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European journal of immunology

Foxp3+ regulatory T-cell homeostasis quantitatively differs in murine peripheral lymph nodes and spleen.


PMID 25330759

Abstract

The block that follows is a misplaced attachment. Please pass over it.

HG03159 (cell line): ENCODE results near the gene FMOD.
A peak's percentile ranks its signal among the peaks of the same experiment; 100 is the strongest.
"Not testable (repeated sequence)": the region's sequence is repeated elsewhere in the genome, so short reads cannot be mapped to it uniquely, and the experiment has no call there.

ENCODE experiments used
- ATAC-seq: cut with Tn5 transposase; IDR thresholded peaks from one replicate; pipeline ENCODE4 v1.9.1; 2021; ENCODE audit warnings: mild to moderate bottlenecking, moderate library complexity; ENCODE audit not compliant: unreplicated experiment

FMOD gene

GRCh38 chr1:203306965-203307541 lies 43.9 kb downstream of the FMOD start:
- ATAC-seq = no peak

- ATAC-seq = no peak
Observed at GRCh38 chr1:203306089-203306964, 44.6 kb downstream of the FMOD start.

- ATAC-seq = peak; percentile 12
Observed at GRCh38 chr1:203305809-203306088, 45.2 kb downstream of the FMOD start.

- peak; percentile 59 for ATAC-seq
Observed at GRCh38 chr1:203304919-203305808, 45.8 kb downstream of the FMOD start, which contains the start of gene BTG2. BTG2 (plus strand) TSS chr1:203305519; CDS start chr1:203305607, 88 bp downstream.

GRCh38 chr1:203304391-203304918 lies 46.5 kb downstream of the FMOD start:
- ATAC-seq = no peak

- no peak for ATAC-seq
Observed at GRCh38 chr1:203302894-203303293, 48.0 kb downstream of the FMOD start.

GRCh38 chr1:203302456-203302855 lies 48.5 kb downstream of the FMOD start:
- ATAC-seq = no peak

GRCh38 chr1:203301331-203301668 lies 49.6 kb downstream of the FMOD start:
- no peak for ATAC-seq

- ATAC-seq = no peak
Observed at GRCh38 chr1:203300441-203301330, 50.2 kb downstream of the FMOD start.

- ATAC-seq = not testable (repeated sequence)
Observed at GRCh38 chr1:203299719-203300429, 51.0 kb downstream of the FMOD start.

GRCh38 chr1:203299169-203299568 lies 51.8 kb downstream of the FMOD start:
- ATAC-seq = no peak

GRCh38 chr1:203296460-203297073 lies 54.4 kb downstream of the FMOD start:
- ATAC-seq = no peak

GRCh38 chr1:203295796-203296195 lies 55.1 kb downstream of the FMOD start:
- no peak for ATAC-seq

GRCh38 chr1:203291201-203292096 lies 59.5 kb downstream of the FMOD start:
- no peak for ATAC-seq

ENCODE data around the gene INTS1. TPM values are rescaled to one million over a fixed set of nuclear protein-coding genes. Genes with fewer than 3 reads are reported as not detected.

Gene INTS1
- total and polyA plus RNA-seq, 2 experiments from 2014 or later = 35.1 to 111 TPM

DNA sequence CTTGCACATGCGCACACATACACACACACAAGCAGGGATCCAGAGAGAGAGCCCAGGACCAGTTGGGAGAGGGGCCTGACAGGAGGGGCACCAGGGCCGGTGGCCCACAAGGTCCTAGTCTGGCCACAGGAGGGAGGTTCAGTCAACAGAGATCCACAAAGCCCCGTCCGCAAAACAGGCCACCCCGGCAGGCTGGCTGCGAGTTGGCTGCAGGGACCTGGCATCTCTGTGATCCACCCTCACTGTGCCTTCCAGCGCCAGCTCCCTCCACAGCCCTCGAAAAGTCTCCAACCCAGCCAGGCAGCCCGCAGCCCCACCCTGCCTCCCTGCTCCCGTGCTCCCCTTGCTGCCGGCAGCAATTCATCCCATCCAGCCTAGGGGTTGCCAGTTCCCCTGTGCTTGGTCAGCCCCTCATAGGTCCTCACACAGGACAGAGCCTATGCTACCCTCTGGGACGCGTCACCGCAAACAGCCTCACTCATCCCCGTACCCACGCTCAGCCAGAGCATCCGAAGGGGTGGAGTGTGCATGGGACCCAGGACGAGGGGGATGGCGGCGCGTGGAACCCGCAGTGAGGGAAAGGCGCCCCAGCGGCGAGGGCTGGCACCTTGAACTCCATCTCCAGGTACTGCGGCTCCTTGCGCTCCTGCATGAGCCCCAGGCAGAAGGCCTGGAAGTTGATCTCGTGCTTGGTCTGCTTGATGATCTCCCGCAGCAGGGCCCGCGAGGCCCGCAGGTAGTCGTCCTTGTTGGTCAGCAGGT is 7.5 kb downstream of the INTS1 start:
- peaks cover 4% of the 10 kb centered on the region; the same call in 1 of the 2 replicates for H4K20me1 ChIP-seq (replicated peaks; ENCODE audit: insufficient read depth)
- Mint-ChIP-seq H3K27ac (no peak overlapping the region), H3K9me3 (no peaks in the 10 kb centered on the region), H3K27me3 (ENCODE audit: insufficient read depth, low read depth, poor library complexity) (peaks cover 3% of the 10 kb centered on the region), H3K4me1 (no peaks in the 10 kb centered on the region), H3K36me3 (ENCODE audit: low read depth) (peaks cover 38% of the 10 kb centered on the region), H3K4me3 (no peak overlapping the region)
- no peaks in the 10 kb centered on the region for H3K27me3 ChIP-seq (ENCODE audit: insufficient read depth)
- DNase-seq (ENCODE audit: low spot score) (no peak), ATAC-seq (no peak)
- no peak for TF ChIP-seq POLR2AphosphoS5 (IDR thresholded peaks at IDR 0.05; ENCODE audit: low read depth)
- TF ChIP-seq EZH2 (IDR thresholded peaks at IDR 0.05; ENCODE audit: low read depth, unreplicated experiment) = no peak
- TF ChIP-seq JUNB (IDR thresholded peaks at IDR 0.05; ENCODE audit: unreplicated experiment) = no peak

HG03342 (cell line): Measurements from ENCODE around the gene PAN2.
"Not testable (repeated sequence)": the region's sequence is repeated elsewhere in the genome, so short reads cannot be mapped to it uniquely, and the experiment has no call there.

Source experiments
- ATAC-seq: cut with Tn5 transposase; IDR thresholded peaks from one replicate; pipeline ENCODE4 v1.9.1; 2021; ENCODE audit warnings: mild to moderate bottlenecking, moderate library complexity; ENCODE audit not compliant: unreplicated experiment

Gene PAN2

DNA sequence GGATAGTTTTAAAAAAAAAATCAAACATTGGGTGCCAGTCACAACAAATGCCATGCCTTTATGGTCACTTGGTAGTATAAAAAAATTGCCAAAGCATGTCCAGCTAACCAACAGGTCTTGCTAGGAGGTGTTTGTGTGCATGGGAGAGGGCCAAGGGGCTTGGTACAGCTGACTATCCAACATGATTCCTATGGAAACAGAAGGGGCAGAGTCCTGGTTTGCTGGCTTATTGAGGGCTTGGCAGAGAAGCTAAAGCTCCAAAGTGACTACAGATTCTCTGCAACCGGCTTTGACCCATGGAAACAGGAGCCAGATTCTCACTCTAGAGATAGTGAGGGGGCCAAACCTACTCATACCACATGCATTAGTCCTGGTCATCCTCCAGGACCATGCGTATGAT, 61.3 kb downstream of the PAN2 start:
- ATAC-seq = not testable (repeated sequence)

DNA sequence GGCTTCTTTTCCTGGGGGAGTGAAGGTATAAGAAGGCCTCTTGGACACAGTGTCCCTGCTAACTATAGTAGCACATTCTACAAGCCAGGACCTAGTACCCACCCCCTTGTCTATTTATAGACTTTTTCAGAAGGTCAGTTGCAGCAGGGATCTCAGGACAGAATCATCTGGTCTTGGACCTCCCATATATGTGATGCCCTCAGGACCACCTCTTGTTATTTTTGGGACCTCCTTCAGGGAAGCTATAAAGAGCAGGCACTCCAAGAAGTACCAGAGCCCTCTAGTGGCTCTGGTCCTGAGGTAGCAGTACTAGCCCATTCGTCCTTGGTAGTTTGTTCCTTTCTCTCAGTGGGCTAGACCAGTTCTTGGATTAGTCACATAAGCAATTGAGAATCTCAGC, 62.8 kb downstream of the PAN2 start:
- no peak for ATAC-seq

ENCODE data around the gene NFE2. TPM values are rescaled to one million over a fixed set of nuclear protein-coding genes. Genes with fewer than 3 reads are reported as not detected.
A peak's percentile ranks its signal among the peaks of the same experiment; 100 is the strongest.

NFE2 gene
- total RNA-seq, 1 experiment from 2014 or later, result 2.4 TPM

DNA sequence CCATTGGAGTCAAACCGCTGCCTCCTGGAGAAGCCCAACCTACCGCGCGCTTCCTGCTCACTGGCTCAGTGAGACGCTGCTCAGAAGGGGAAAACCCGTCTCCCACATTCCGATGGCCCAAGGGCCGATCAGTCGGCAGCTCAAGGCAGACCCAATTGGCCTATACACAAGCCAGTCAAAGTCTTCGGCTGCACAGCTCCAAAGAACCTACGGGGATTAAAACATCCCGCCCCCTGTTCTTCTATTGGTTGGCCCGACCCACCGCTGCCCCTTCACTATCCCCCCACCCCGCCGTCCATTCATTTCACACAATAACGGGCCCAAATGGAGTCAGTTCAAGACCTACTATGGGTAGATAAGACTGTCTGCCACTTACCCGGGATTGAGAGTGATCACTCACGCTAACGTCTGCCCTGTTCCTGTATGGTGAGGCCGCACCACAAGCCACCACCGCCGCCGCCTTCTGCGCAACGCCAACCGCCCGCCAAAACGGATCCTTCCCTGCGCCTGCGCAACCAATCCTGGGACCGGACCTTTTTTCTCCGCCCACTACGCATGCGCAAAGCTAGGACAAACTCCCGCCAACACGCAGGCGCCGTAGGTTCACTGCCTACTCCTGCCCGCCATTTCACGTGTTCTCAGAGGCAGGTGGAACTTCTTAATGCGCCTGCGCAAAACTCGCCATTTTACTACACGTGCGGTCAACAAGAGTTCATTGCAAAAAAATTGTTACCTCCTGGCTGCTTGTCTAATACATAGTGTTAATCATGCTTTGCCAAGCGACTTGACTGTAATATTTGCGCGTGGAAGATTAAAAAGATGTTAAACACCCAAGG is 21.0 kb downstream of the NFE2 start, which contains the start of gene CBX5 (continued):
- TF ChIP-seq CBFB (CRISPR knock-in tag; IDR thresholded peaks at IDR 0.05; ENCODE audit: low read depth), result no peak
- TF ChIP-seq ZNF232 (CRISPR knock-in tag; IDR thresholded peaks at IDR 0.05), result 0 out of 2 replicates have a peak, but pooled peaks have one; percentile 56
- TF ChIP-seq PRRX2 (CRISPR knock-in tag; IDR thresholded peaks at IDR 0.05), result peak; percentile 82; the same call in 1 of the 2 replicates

Regulatory T (Treg) cells are essential for maintaining self-tolerance and modulating inflammatory immune responses. Treg cells either develop within the thymus or are converted from CD4(+) naive T (Tnaive) cells in the periphery. The Treg-cell population size is tightly controlled and Treg-cell development and homeostasis have been intensively studied; however, quantitative information about mechanisms of peripheral Treg-cell homeostasis is lacking. Here we developed the first mathematical model of peripheral Treg-cell homeostasis, incorporating secondary lymphoid organs as separate entities and encompassing factors determining the size of the Treg-cell population, namely thymic output, homeostatic proliferation, peripheral conversion, transorgan migration, apoptosis, and the Tnaive-cell population. Quantitative data were collected by monitoring Tnaive-cell homeostasis and Treg-cell rebound after selective in vivo depletion of Treg cells. Our model predicted the previously unanticipated possibility that Treg cells regulate migration of Tnaive cells between spleen and peripheral lymph nodes (LNs), whereas migration of Treg cells between these organs can largely be neglected. Furthermore, our simulations suggested that peripheral conversion significantly contributed to the maintenance of the Treg-cell population, especially in LNs. Hence, we provide the first estimation of the peripheral Treg-cell conversion rate and propose additional facets of Treg-cell-mediated immune regulation that may previously have escaped attention.

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